At the end of the day, it was all about the dollar.
Starting March 18, the Bloomberg Dollar Spot had risen as much as 1.9% as Fed officials including Lacker, Williams and Bullard noted upside risks on rate-hike projection and suggested a rate hike may be imminent as soon as April. And then Yellen unleashed the latest round of dovishness, when she made it very clear that the Fed is no longer just the U.S. central bank, but that of the world (and mostly China) and as such its prerogative is to not only keep stocks high, but to also assure there is no currency crisis in Beijing (where a month ago she met other G-20 central bankers to decide precisely this).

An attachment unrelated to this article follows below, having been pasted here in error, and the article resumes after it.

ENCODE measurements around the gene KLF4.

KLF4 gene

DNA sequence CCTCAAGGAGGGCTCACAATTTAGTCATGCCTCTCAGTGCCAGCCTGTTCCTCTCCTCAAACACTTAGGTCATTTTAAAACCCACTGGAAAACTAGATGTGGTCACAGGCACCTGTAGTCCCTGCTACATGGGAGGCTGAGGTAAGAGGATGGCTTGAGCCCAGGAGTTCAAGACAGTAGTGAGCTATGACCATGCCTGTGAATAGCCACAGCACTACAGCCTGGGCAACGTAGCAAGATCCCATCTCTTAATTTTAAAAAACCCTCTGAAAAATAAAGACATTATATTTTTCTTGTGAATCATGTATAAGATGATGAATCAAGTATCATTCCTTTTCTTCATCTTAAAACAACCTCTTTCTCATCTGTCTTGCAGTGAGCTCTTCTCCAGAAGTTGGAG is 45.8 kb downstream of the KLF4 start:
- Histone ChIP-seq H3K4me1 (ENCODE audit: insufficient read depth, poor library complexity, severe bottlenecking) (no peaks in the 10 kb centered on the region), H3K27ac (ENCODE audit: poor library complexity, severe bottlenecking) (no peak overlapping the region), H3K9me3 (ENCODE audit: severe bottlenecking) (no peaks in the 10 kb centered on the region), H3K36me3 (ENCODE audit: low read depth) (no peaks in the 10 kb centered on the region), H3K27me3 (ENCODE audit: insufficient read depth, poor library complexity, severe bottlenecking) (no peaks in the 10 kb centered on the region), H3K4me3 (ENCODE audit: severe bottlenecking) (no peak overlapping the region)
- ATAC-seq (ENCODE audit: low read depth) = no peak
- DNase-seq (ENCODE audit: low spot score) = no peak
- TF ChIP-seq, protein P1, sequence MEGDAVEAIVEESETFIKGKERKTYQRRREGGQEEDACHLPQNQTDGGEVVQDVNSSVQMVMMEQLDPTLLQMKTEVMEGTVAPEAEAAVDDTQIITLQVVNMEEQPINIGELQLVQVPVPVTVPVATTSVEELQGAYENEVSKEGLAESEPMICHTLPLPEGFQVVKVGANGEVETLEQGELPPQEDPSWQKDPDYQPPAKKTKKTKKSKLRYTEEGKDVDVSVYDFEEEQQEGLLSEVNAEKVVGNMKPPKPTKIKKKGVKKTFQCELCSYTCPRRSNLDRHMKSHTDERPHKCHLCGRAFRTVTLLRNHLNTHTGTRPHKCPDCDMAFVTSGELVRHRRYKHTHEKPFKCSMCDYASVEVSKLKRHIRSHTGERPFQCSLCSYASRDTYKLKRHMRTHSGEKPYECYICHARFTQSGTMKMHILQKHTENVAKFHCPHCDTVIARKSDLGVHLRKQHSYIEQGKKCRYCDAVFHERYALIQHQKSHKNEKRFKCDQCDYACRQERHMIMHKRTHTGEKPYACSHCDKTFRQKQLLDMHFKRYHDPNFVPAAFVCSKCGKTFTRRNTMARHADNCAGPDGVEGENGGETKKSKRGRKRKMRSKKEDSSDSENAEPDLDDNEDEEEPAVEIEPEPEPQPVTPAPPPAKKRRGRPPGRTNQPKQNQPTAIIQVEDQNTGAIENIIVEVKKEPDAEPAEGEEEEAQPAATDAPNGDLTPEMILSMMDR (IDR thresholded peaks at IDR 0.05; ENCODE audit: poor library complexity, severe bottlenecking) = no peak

The result of Yellen's much discussed speech, was an immediate plunge in the Dollar spot index of 1.2% to 8 month lows, its worst month in 5 years, a drop which has continued this morning, and is on par to equal the dollar's tumble from the first week of March when Bill Dudley likewise came out very dovish, and when the index dropped 1.7% within a week.
What is notable about these two crying doves is that both have roundly ignored the simmering "mutiny" by the Fed's hawks (remember Hilsenrath's humorous "The Decline of Dissent at the Fed" last week) advice of central banker incubator Goldman Sachs, that it is in the US interest to push the dollar higher (it had a report just last week titled "Inflation Finally Begins to Firm"). It will be very interesting to see how this particular conflict is resolved.
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